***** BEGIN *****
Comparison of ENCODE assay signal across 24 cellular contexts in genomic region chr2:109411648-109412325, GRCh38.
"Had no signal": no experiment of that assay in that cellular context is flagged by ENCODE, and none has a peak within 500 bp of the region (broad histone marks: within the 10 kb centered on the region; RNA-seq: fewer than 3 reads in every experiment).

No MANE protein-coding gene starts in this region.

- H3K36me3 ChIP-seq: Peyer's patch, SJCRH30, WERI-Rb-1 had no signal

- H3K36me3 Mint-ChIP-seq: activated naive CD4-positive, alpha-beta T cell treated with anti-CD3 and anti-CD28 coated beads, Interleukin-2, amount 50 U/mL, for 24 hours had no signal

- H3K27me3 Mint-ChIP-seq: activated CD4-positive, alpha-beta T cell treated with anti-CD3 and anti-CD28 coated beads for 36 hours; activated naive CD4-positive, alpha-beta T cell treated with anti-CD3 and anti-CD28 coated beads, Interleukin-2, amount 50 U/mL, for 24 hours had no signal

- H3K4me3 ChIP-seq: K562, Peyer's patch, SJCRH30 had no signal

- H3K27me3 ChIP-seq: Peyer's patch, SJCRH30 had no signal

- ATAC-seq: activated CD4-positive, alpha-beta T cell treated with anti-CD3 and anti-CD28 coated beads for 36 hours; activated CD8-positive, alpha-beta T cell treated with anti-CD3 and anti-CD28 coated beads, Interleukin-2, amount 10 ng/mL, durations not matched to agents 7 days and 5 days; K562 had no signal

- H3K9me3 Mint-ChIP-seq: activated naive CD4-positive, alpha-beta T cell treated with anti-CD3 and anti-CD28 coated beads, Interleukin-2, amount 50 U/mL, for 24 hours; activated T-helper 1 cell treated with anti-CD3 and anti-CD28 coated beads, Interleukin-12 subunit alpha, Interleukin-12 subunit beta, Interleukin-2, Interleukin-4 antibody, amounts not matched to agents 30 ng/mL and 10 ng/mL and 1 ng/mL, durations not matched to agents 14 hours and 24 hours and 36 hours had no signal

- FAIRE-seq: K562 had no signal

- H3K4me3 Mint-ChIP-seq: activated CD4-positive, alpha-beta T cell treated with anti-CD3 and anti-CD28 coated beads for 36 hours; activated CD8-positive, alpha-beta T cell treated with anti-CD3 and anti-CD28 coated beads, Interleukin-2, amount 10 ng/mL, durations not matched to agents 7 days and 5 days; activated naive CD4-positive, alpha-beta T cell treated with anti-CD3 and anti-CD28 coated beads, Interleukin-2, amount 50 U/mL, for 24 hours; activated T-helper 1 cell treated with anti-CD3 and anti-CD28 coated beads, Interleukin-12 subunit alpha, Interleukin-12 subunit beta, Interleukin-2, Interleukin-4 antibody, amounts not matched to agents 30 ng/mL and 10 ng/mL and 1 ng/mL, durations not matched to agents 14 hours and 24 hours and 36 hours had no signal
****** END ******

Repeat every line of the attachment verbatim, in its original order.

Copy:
Comparison of ENCODE assay signal across 24 cellular contexts in genomic region chr2:109411648-109412325, GRCh38.
"Had no signal": no experiment of that assay in that cellular context is flagged by ENCODE, and none has a peak within 500 bp of the region (broad histone marks: within the 10 kb centered on the region; RNA-seq: fewer than 3 reads in every experiment).

No MANE protein-coding gene starts in this region.

- H3K36me3 ChIP-seq: Peyer's patch, SJCRH30, WERI-Rb-1 had no signal

- H3K36me3 Mint-ChIP-seq: activated naive CD4-positive, alpha-beta T cell treated with anti-CD3 and anti-CD28 coated beads, Interleukin-2, amount 50 U/mL, for 24 hours had no signal

- H3K27me3 Mint-ChIP-seq: activated CD4-positive, alpha-beta T cell treated with anti-CD3 and anti-CD28 coated beads for 36 hours; activated naive CD4-positive, alpha-beta T cell treated with anti-CD3 and anti-CD28 coated beads, Interleukin-2, amount 50 U/mL, for 24 hours had no signal

- H3K4me3 ChIP-seq: K562, Peyer's patch, SJCRH30 had no signal

- H3K27me3 ChIP-seq: Peyer's patch, SJCRH30 had no signal

- ATAC-seq: activated CD4-positive, alpha-beta T cell treated with anti-CD3 and anti-CD28 coated beads for 36 hours; activated CD8-positive, alpha-beta T cell treated with anti-CD3 and anti-CD28 coated beads, Interleukin-2, amount 10 ng/mL, durations not matched to agents 7 days and 5 days; K562 had no signal

- H3K9me3 Mint-ChIP-seq: activated naive CD4-positive, alpha-beta T cell treated with anti-CD3 and anti-CD28 coated beads, Interleukin-2, amount 50 U/mL, for 24 hours; activated T-helper 1 cell treated with anti-CD3 and anti-CD28 coated beads, Interleukin-12 subunit alpha, Interleukin-12 subunit beta, Interleukin-2, Interleukin-4 antibody, amounts not matched to agents 30 ng/mL and 10 ng/mL and 1 ng/mL, durations not matched to agents 14 hours and 24 hours and 36 hours had no signal

- FAIRE-seq: K562 had no signal

- H3K4me3 Mint-ChIP-seq: activated CD4-positive, alpha-beta T cell treated with anti-CD3 and anti-CD28 coated beads for 36 hours; activated CD8-positive, alpha-beta T cell treated with anti-CD3 and anti-CD28 coated beads, Interleukin-2, amount 10 ng/mL, durations not matched to agents 7 days and 5 days; activated naive CD4-positive, alpha-beta T cell treated with anti-CD3 and anti-CD28 coated beads, Interleukin-2, amount 50 U/mL, for 24 hours; activated T-helper 1 cell treated with anti-CD3 and anti-CD28 coated beads, Interleukin-12 subunit alpha, Interleukin-12 subunit beta, Interleukin-2, Interleukin-4 antibody, amounts not matched to agents 30 ng/mL and 10 ng/mL and 1 ng/mL, durations not matched to agents 14 hours and 24 hours and 36 hours had no signal